Tariff settingTS1BEstablish processes, rules, and responsibilities for systematic tariff adjustment

Once defined, tariff guidelines serve the sector in setting the price for services.

However, economic, political, or other factors such as disasters or conflicts may force regulators to adjust tariffs in certain geographic areas or after extraordinary events.

Following the necessity of being transparent and inclusive in decision-making, regulators must establish clear criteria for tariff adjustment, detailed procedures, and assign responsibilities and roles.

Transparent and predefined mechanisms allow for an adequate, timely and systematic review of tariffs on a regular or random basis.

Default Image
Objective: Tariff systems, relevant procedures and responsibilities are validated
Tariff setting
Target group:
Regulators, Relevant authorities and policy makers, Parliament, Consumer associations
Eastern Africa, Eastern Africa
Oct 31, 2022

Expected outcomes

  • Tariffs adjustment adequately reflects inflation, deflation or changes in the cost of living, investments, and operation.
  • There is transparency and predictability regarding tariffs, in which every social group pays for delivered services.
  • There is established equity among different user groups through tariffs, which are based on their respective socio-economic situation.
  • There is sustainable operation and investment management for operators and policy makers through tariffs, which adequately reflect the optimal cost of delivered services.


In Kenya, the tariff review process focuses on balancing commercial and social interests in water service provision. When adjusting tariffs, the Water Services Regulatory Board (WASREB) eliminates any costs that may result from inefficiency and which should not be borne by consumers. Steps for the review process are as follows.

  1. Pre-consultation: WASREB receives proposals made by water service providers, makes its first technical revision, and proposes adjustments until they agree on a draft tariff to share in public consultation.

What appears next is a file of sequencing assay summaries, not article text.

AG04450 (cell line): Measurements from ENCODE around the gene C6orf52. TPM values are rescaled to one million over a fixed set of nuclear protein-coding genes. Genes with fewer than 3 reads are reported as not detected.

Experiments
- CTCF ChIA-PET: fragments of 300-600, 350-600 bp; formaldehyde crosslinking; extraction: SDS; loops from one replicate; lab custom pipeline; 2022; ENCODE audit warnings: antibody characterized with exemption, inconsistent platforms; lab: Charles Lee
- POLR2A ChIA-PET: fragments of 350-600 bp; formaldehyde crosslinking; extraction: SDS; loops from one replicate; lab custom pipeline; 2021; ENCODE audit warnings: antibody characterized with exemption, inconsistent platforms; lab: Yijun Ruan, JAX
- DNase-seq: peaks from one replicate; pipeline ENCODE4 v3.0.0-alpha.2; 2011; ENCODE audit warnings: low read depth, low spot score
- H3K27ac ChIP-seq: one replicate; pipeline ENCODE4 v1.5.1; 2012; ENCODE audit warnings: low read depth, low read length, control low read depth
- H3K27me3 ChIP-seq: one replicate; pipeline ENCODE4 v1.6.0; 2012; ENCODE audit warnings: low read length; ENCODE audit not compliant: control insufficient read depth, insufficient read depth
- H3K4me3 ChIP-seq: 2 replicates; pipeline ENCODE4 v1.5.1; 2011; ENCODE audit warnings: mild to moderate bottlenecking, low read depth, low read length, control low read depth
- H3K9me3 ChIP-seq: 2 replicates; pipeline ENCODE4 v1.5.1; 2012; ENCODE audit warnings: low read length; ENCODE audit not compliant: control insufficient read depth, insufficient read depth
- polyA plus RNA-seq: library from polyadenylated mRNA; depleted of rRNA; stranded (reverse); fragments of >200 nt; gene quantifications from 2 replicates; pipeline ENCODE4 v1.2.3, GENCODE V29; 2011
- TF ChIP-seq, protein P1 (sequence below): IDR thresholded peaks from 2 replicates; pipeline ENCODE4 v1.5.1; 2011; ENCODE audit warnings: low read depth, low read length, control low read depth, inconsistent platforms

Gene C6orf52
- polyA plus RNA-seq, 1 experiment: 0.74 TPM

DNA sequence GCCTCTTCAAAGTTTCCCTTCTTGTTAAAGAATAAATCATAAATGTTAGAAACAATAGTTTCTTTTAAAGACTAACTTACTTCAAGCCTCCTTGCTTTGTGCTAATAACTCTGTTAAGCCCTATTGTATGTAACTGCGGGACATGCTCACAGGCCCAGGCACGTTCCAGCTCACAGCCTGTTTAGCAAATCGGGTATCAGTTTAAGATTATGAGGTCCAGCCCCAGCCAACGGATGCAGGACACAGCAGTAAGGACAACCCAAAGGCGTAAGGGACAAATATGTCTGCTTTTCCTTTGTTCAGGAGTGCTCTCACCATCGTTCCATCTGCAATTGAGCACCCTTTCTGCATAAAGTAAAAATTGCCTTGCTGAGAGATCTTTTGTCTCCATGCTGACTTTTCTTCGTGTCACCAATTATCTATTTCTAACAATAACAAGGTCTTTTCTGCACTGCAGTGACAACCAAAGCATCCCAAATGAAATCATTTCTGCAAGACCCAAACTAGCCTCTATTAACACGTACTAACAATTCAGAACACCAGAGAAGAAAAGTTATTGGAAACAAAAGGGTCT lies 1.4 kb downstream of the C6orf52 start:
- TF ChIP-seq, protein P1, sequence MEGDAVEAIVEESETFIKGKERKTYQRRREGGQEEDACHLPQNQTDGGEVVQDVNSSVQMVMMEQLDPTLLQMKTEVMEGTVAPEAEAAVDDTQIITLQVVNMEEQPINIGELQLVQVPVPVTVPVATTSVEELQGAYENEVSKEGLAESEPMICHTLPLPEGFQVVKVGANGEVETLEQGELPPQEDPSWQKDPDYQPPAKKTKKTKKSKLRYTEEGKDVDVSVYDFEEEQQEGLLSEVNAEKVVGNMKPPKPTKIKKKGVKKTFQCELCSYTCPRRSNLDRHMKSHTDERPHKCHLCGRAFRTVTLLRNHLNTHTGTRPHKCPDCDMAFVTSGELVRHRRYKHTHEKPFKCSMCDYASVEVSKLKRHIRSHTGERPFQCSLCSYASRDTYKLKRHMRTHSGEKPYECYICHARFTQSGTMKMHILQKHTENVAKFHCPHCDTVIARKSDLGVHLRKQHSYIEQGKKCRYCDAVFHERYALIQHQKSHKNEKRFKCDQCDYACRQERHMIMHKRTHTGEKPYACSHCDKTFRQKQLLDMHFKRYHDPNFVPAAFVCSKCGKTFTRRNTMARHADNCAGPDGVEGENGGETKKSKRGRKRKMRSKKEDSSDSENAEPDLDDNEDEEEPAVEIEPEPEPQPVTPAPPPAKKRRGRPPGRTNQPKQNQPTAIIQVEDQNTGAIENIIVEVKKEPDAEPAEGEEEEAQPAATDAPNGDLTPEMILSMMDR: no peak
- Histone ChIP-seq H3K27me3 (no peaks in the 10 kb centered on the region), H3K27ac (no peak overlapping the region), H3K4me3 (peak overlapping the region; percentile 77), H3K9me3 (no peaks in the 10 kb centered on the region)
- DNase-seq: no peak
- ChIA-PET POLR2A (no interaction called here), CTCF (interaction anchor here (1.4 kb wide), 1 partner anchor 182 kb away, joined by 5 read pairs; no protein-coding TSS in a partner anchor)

2. Consultation: WASREB invites key stakeholder groups (residential consumers, commercial consumers, local authorities, civil society organizations, women organizations, religious organizations). The agenda should include information on why an update is needed, and information on the proposed tariff system.
  3. Post-consultation process: a full report on the results of the consultation process is submitted to WASREB.
  4. WASREB post consultation: WASREB analyses the proposal and inputs given by stakeholders in the consultation phase. It then issues a decision on the new tariff system.
  5. Publication of the new tariff: the decision should be published in the Kenyan National Gazette.

In Tanzania, the Energy and Water Utilities Regulatory Authority (EWURA) is mandated to review rates and charges either when an application is lodged by an applicant, or when the authority finds it necessary to do so as stipulated in Section 17 of EWURA Act (Cap 414).

The procedure for tariff application is provided under the Tariff Application Guidelines (2017) and EWURA (Tariff Application and Rate Setting) Rules 2017, GN 452. Decisions reached by the authority is communicated through written tariff orders. Tariff orders are usually attached with conditions that need to be fulfilled by applicants within a specified time period.

Internal capacities needed and the role of partners

Similarly to setting tariffs, further adjustments and updates require a range of financial, planning, and technical regulatory abilities. Regulators usually benefit from capacity building through training, supported by related sector ministries, the private sector, research institutions, and facilitated by development partners.

Other regulatory best practices may be of use, from technical exchanges. Regulators’ staff must be trained on different tariff modalities, and financial and social implications, to be able to conduct regular adjustments.